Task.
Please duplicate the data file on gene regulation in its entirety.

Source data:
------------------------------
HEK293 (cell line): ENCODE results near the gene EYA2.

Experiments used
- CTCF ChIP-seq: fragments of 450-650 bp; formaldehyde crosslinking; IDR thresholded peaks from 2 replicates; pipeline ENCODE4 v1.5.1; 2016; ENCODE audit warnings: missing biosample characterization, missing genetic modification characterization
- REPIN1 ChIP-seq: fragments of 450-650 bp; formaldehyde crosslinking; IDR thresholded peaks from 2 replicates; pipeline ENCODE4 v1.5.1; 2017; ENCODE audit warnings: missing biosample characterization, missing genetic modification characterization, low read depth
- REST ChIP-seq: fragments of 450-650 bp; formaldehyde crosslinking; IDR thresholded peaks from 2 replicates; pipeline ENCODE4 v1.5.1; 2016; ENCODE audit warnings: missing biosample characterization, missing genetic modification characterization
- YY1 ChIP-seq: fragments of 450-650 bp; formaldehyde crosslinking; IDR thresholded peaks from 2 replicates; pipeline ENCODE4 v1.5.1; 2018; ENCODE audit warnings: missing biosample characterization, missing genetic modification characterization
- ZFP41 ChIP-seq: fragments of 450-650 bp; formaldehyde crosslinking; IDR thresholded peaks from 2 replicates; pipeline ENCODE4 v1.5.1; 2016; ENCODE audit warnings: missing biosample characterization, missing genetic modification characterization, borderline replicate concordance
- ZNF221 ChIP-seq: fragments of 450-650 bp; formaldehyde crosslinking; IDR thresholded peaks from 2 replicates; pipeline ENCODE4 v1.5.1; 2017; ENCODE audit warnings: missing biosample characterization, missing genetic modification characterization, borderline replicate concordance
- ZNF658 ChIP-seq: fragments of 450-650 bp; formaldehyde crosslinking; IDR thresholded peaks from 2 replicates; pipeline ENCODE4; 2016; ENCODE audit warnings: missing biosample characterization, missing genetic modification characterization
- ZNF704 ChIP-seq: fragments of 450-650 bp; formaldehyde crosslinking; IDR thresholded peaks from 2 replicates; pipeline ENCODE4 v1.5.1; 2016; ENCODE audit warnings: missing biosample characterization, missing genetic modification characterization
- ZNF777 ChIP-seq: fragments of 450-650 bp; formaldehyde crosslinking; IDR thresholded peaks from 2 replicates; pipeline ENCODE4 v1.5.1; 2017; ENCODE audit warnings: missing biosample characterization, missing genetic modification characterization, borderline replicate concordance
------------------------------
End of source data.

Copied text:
HEK293 (cell line): ENCODE results near the gene EYA2.

Experiments used
- CTCF ChIP-seq: fragments of 450-650 bp; formaldehyde crosslinking; IDR thresholded peaks from 2 replicates; pipeline ENCODE4 v1.5.1; 2016; ENCODE audit warnings: missing biosample characterization, missing genetic modification characterization
- REPIN1 ChIP-seq: fragments of 450-650 bp; formaldehyde crosslinking; IDR thresholded peaks from 2 replicates; pipeline ENCODE4 v1.5.1; 2017; ENCODE audit warnings: missing biosample characterization, missing genetic modification characterization, low read depth
- REST ChIP-seq: fragments of 450-650 bp; formaldehyde crosslinking; IDR thresholded peaks from 2 replicates; pipeline ENCODE4 v1.5.1; 2016; ENCODE audit warnings: missing biosample characterization, missing genetic modification characterization
- YY1 ChIP-seq: fragments of 450-650 bp; formaldehyde crosslinking; IDR thresholded peaks from 2 replicates; pipeline ENCODE4 v1.5.1; 2018; ENCODE audit warnings: missing biosample characterization, missing genetic modification characterization
- ZFP41 ChIP-seq: fragments of 450-650 bp; formaldehyde crosslinking; IDR thresholded peaks from 2 replicates; pipeline ENCODE4 v1.5.1; 2016; ENCODE audit warnings: missing biosample characterization, missing genetic modification characterization, borderline replicate concordance
- ZNF221 ChIP-seq: fragments of 450-650 bp; formaldehyde crosslinking; IDR thresholded peaks from 2 replicates; pipeline ENCODE4 v1.5.1; 2017; ENCODE audit warnings: missing biosample characterization, missing genetic modification characterization, borderline replicate concordance
- ZNF658 ChIP-seq: fragments of 450-650 bp; formaldehyde crosslinking; IDR thresholded peaks from 2 replicates; pipeline ENCODE4; 2016; ENCODE audit warnings: missing biosample characterization, missing genetic modification characterization
- ZNF704 ChIP-seq: fragments of 450-650 bp; formaldehyde crosslinking; IDR thresholded peaks from 2 replicates; pipeline ENCODE4 v1.5.1; 2016; ENCODE audit warnings: missing biosample characterization, missing genetic modification characterization
- ZNF777 ChIP-seq: fragments of 450-650 bp; formaldehyde crosslinking; IDR thresholded peaks from 2 replicates; pipeline ENCODE4 v1.5.1; 2017; ENCODE audit warnings: missing biosample characterization, missing genetic modification characterization, borderline replicate concordance